Arizona offered him a contract rather than non-tendering him, so he’ll remain with the team. Will he still be the closer when he does? And will he still be the same kind of closer?
There were some rumors about the D-backs bringing free agent Jose Valverde back to the club and shifting Qualls back to a setup role, but it’s unlikely they will be able to do so for Valverde’s asking price, and he’s the only potential threat to Qualls’ job. Nobody stepped up in Qualls’ absence, and new signee Bob Howry will slide into the setup role, perhaps in conjunction with lefty Clay Zavada, but neither are serious closer contenders.
Assuming he is healthy in time for 2010, and that the knee has no lingering effects on his mechanics, Qualls should bring the same 2009 skills to the table. That low walk rate may not continue, but the rest of his toolbox looks solid. The only mildly disconcerting part of his 2009 performance was a pronounced platoon split. After dominating lefties over his career (their OPS is almost 100 points lower against him than RHB), their OPS was suddenly 90 points better. This is probably a blip more than a trend, but if it continues, you might see Zavada come in and face some of those tough lefties.
In general, however, most projections (GP included) see him with very similar numbers. The team around him is going to be better than the 2009 model—Arizona’s been bolstering the bullpen in the offseason, and their starting pitching should be even better with the return of Brandon Webb. That improvement should increase his 2010 save totals, which will increase his roto value, too.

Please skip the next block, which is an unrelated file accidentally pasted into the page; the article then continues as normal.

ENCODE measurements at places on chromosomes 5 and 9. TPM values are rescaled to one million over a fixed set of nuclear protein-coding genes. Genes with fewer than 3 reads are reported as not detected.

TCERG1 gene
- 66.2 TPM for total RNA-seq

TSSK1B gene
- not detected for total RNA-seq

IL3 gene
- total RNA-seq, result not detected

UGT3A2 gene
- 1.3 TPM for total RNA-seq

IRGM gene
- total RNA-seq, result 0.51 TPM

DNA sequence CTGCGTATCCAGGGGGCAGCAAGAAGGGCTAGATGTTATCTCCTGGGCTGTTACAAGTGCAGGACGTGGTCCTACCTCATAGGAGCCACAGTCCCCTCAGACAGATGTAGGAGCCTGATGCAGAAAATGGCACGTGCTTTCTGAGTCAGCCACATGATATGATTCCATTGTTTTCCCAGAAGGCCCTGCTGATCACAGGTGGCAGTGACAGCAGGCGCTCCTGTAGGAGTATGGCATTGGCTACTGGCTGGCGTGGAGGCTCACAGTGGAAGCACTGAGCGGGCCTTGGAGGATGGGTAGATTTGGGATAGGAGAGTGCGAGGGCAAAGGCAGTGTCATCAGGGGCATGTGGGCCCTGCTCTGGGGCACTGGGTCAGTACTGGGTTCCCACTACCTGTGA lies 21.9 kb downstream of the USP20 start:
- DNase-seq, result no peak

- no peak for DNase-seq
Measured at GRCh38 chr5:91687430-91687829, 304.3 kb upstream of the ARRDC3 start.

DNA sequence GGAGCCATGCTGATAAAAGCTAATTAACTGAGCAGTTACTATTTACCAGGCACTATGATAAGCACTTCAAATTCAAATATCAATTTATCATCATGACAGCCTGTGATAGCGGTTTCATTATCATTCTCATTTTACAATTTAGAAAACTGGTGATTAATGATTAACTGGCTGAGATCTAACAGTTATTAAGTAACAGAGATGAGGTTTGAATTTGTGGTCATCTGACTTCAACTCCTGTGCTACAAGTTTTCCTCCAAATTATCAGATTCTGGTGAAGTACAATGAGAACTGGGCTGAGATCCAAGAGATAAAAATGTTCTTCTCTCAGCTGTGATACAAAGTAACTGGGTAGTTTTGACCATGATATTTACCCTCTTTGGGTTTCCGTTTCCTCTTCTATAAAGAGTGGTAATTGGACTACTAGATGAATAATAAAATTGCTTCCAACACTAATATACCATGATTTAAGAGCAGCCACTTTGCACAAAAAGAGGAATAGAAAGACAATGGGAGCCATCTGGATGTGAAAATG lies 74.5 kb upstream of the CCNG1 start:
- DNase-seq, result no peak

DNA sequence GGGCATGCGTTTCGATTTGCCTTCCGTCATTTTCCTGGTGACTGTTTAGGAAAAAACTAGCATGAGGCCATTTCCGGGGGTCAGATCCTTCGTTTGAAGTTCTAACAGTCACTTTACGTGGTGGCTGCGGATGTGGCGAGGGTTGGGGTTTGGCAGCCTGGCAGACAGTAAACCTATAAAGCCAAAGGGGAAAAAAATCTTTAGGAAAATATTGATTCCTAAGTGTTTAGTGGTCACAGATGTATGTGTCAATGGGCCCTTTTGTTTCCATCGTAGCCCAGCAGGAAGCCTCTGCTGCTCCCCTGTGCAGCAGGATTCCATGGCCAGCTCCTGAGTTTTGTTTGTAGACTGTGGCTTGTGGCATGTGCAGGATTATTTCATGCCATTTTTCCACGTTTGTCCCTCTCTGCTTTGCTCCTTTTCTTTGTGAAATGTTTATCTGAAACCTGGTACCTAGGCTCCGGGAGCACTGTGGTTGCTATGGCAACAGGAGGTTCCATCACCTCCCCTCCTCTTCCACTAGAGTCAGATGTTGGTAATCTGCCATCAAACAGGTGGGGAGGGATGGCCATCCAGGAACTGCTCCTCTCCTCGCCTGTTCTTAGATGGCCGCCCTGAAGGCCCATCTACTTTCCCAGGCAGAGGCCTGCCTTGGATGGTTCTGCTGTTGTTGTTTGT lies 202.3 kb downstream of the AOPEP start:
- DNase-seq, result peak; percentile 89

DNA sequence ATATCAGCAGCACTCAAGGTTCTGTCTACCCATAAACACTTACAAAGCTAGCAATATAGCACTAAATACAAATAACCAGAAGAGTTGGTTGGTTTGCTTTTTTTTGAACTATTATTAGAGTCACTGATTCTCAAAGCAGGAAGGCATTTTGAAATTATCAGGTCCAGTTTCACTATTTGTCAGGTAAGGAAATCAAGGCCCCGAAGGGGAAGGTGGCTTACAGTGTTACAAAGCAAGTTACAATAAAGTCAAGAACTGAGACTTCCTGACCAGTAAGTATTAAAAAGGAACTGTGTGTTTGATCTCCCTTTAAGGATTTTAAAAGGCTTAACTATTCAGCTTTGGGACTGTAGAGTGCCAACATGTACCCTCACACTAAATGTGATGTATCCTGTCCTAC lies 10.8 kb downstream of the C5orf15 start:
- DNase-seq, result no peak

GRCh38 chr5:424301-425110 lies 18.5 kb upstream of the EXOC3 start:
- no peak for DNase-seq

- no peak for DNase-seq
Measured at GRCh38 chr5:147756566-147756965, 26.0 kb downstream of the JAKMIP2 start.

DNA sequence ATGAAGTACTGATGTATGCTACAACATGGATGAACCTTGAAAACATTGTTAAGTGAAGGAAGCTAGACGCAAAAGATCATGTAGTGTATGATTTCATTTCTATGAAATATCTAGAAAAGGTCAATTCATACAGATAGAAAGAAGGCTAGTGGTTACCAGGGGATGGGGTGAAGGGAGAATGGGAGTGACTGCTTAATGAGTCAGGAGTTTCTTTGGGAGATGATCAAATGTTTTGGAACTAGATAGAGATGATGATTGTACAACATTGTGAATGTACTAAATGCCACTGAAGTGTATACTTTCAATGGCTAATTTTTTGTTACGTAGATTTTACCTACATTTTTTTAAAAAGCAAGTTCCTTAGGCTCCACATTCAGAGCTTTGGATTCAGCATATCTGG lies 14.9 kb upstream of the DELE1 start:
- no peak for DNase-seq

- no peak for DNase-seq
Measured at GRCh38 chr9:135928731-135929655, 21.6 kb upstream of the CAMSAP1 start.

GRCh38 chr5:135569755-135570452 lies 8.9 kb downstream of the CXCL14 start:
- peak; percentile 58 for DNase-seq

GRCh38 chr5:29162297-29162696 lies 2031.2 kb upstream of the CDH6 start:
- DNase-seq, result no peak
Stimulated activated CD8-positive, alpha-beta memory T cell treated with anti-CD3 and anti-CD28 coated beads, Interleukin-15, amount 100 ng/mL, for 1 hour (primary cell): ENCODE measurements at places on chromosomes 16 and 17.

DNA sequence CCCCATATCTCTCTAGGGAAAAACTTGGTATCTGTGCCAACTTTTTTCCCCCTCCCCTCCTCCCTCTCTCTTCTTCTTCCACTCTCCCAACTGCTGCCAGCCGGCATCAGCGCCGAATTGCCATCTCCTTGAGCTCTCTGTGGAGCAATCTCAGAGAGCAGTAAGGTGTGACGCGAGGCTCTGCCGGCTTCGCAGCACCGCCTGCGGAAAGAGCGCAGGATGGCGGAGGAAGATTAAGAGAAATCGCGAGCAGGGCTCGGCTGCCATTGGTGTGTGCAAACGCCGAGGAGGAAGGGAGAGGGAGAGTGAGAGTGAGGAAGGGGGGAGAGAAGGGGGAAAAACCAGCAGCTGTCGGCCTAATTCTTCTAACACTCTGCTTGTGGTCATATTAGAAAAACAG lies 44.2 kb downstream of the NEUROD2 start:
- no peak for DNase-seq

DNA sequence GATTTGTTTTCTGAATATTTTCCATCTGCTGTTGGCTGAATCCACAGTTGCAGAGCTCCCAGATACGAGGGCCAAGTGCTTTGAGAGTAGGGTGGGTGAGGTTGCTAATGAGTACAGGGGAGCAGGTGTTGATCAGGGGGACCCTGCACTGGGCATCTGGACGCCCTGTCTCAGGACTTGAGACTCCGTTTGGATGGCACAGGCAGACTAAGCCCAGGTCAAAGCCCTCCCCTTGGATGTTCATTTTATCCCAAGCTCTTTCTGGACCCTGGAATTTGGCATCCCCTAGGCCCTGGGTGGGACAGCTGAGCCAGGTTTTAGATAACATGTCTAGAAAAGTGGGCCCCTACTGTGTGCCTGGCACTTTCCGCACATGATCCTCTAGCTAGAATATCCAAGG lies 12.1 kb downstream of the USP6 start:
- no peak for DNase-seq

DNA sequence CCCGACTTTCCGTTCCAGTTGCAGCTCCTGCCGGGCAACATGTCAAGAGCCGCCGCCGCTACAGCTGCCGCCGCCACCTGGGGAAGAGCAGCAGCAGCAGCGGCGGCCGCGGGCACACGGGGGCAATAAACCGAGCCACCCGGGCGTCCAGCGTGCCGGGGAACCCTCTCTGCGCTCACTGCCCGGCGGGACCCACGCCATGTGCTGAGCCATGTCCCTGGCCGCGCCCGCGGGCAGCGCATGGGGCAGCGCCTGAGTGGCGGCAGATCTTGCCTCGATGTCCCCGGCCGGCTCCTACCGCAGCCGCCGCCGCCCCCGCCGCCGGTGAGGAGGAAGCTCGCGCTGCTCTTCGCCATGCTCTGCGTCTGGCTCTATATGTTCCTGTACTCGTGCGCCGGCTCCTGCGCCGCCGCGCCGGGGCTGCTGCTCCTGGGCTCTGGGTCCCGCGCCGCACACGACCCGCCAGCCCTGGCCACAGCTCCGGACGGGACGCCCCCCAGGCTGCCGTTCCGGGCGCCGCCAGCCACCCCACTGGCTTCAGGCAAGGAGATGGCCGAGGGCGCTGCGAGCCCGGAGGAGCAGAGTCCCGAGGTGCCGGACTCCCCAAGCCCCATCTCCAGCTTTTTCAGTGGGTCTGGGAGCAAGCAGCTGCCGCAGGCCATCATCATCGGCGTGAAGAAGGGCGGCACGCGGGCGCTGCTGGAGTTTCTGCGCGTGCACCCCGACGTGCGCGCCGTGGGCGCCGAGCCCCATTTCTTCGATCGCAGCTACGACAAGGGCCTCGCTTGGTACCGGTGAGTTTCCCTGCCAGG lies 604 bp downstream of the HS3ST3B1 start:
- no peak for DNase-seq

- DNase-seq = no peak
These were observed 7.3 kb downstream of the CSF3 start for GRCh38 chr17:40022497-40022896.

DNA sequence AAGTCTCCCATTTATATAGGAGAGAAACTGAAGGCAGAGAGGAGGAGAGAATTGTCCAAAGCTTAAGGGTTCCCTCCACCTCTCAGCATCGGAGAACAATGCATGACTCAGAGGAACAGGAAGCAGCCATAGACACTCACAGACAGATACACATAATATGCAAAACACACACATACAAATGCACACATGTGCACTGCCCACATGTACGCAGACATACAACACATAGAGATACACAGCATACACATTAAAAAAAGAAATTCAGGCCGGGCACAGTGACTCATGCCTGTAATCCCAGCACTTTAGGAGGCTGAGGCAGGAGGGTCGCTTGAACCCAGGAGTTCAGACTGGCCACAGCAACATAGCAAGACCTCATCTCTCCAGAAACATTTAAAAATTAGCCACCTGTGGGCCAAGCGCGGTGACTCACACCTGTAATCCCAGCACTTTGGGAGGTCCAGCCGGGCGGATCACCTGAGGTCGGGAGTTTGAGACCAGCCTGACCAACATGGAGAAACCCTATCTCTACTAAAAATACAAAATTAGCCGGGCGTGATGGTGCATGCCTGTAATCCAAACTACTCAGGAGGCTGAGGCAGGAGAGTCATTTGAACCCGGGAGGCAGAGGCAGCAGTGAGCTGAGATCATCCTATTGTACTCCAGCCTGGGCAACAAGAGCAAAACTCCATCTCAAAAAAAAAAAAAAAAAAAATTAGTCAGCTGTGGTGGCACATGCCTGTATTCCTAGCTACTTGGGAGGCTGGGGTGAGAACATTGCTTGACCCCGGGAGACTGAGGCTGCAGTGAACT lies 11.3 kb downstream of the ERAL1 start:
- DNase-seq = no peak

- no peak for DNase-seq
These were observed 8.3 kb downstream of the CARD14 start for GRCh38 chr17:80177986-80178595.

About the only thing Qualls won’t bring you is strikeouts, and the penalty for a hanging sinker is often a longball (particularly in Chase Field), so his ERA is never going to be in the awesome range. But he’s a very good closer, someone who can be overlooked by bigger names and faster fastballs, as indicated by the 27 drop in GP’s Sentiment. You might sneak Qualls in under the radar for owners frightened of Arizona’s 2009 performance, his relatively low ranking, or his knee injury.
Francisco Rodriguez | New York | RP
2009 Final Stats: 9.7 K/9, 1.9 K/BB, 3.71 ERA
A lot of things went wrong with the Mets’ season, and K-Rod’s dropoff seemed like the least of their worries. Given the serious cabbage ($37M) they shelled out to him in that three-year deal, however, perhaps they ought to be a bit more worried. K-Rod still averaged a strikeout an inning in 2009, but that K/9 was his lowest level since 2003. And his walk rate, which had been elevated three of the past four seasons, cracked the 5.0 BB/9 plateau for the first time. That’s what combined to produce that awful control ratio, the lowest of his career.
You could write this off to a change in leagues, which certainly had something to do with it, as did pitching for a team that finished the season 22 games below .500. But there are other areas of concern with K-Rod—as you can see in the mini-browser, that K/9 trend continues a four-year slide, and Fangraphs shows that’s happened alongside a rising trend in his xFIP.
Fangraphs also shows that he’s increasingly relying on his changeup (he’s using it more than twice as much as he did in 2007), coming at the expense of his breaking ball. His hard curve has been one of his key pitches, and while this might mean he’s learning to use his change more effectively, it might also point toward elbow pain.